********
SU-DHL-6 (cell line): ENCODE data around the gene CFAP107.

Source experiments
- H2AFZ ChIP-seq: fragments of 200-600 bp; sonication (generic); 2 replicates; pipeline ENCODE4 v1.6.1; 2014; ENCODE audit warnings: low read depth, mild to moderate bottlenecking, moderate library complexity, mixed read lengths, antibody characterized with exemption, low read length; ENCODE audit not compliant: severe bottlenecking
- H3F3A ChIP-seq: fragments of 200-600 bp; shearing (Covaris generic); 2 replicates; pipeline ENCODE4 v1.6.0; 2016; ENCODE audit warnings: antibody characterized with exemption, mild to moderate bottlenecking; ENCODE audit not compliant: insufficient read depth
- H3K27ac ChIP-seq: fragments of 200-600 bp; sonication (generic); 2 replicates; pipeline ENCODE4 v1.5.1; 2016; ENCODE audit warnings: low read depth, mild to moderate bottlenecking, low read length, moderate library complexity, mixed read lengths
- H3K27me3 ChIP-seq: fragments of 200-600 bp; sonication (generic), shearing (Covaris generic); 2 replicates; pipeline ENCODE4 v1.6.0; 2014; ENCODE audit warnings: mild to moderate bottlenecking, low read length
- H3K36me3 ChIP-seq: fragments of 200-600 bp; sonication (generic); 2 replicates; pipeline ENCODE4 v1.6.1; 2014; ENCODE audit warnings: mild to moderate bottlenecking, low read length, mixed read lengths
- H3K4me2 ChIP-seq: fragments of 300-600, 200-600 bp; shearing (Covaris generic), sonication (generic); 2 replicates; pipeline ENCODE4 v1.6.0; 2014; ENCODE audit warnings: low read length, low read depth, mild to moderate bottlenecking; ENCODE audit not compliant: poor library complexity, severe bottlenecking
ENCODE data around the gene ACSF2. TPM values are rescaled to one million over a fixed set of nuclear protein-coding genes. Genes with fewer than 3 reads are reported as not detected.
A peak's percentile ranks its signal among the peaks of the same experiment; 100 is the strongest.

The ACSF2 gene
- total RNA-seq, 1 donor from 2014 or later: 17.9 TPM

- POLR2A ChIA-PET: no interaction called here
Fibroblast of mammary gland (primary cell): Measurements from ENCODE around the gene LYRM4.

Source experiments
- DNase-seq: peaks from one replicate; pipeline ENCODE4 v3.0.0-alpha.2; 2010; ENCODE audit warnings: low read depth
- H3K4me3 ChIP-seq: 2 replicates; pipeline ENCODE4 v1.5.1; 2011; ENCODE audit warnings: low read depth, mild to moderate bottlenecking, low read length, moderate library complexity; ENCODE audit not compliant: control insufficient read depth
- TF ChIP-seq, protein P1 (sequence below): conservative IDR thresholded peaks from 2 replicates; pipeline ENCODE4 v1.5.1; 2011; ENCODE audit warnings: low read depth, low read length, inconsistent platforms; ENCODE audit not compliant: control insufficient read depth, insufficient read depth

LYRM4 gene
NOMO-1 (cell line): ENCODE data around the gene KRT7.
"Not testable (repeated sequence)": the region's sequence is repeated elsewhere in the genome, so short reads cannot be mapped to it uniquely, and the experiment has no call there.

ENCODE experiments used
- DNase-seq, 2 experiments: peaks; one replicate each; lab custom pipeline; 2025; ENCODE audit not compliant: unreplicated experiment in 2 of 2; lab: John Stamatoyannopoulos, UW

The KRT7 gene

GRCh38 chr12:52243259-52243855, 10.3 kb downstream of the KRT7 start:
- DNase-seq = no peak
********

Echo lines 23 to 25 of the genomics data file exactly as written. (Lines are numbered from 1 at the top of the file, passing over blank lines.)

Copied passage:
- DNase-seq, 2 experiments: peaks; one replicate each; lab custom pipeline; 2025; ENCODE audit not compliant: unreplicated experiment in 2 of 2; lab: John Stamatoyannopoulos, UW

The KRT7 gene

GRCh38 chr12:52243259-52243855, 10.3 kb downstream of the KRT7 start: